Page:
Definitely. The Church of God emphatically asserts that all Christians are called to world and local missions, and that some individuals are particularly gifted for special assignments in the missions tasks. North American and International missions efforts are facilitated and resourced as a result of the partnership between local congregations and Church of God Ministries. Though the focus of missions is often on those who are called and sent, we believe that the total church is responsible for taking Christ to men, women, and children everywhere. Our churches voluntarily pool their prayers and financial support to accomplish together what none could do alone.
“What do you teach about Jesus’ second coming?”
We believe that Jesus will come again, but we have no idea about the date or time Matt. 24:36; Mark 13:32-37). Our eschatology (knowledge or study of last things) emphasizes that when Jesus comes for the second time to receive the church, all things of this world will end, and those who have believed on Jesus Christ as Savior and Lord will go with him to live eternally. Our view of the Kingdom of God is that it is a present reality – we believe that when Jesus came to earth, he launched his kingdom (Matt. 3:2; 4:17; 10:7; Luke 17:20-26) and his kingdom is in the hearts of men and women who give him their allegiance.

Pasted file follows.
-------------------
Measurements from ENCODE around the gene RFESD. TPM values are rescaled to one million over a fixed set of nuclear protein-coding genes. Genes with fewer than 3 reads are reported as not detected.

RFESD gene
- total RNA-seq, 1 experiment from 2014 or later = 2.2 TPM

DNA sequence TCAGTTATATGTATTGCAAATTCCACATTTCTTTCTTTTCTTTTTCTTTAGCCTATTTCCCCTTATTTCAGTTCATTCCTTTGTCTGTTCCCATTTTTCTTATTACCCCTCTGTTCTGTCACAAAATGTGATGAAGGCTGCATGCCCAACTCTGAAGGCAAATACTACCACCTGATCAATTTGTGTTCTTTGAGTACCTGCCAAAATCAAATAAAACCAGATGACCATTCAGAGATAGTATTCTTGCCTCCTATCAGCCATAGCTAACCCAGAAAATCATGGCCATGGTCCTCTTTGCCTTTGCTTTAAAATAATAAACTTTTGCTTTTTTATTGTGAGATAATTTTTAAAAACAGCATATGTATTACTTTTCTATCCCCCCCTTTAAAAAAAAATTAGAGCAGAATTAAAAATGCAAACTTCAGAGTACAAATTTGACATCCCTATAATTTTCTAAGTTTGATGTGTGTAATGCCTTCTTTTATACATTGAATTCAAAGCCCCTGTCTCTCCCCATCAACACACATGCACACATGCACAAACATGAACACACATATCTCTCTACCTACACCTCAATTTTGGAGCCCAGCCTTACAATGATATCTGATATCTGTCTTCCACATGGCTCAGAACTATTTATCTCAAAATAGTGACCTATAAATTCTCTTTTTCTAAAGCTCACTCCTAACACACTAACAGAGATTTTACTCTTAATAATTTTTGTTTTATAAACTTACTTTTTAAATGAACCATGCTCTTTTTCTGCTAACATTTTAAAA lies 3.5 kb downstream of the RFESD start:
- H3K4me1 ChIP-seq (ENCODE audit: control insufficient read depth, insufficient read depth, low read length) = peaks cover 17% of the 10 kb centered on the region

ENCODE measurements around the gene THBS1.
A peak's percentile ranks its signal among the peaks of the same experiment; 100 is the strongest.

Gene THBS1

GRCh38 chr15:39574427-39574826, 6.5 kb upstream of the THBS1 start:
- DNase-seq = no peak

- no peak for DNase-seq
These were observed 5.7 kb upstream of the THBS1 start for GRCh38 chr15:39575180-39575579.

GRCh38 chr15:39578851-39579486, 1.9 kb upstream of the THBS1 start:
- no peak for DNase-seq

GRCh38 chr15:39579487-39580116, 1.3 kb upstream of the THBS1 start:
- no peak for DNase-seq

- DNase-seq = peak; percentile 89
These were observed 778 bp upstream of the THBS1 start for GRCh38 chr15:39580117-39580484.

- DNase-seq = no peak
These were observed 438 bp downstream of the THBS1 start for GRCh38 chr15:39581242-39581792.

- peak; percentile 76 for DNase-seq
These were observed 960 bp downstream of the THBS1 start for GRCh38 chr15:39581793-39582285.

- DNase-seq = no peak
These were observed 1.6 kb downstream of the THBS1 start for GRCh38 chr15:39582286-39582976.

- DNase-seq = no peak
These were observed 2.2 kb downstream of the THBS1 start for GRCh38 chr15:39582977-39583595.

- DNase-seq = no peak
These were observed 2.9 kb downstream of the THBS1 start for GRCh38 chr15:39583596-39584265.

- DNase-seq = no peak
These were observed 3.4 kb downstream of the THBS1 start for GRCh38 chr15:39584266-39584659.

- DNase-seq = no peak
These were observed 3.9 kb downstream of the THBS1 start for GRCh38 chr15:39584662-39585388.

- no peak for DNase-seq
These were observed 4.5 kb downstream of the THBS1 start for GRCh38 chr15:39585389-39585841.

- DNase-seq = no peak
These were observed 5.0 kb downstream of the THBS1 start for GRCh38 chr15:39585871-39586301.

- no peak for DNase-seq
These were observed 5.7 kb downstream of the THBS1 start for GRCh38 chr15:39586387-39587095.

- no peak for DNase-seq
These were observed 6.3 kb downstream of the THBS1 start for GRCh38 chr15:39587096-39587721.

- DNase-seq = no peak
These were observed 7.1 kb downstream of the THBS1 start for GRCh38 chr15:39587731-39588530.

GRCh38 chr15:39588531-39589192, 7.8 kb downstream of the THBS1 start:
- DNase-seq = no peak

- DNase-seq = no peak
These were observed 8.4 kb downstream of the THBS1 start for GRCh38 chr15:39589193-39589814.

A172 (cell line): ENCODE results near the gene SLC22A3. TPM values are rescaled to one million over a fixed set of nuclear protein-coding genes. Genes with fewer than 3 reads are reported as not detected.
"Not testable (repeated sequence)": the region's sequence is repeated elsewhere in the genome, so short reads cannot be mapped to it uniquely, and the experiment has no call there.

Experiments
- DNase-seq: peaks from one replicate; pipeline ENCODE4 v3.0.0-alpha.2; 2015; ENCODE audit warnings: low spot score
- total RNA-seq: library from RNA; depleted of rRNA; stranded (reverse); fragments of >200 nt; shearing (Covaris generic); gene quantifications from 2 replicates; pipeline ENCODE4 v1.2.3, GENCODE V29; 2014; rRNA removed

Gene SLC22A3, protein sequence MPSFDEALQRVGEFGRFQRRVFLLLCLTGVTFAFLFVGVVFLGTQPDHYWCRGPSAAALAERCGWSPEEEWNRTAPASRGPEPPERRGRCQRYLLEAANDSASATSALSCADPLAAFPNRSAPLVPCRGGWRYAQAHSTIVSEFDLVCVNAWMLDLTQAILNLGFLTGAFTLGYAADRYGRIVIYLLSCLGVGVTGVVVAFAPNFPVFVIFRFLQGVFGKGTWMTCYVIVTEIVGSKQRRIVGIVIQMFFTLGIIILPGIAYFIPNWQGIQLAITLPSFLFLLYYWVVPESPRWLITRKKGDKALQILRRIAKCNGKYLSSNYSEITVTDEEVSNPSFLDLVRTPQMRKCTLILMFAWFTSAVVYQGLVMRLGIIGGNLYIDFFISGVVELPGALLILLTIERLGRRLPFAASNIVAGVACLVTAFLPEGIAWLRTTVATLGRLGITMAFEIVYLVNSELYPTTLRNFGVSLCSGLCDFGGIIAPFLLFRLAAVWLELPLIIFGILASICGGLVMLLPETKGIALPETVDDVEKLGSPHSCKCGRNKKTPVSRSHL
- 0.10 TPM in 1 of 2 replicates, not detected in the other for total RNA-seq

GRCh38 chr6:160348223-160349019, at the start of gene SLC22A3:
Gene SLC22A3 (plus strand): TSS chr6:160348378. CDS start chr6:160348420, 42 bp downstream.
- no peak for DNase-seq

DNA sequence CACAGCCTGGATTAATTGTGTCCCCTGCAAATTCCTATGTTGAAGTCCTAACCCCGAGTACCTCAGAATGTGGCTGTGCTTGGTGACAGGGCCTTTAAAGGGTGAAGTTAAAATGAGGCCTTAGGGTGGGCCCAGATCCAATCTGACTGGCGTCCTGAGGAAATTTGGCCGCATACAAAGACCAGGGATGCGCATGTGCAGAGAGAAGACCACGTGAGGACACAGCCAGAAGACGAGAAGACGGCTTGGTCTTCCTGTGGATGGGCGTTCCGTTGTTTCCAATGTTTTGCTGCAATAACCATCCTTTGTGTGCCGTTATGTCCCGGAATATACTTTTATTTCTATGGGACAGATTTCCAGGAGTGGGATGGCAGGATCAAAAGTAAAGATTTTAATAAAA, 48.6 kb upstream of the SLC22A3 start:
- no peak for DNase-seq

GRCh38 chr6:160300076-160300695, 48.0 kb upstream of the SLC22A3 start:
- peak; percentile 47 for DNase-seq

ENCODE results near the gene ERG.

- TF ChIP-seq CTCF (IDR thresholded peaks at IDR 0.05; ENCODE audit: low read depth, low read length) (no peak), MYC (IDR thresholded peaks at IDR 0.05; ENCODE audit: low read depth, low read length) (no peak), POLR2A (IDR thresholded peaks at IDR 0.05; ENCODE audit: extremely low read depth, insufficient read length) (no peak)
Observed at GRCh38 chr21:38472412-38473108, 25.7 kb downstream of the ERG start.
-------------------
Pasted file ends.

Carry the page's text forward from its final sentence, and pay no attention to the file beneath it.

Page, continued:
“Do you have certain standards?”
Yes. We believe the Bible is clear on many points of morality and ethics and we expect those who are a part of the Church to live accordingly. There may be conscience-questions where Christians tend to differ in their conclusions as to what Scripture teaches in specific applications. In life-style the Church of God tends to be conservative as the call of Scripture is to positive, holy living that honors God.
The Church of God movement gladly acknowledges that it is only a part of the “church of God” in the Biblical sense and does not use the name in a denominational way. We are a movement within the greater body of God’s family. Christians have much to learn and appreciate in each other, and our movement wants to foster that kind of openness and fraternity.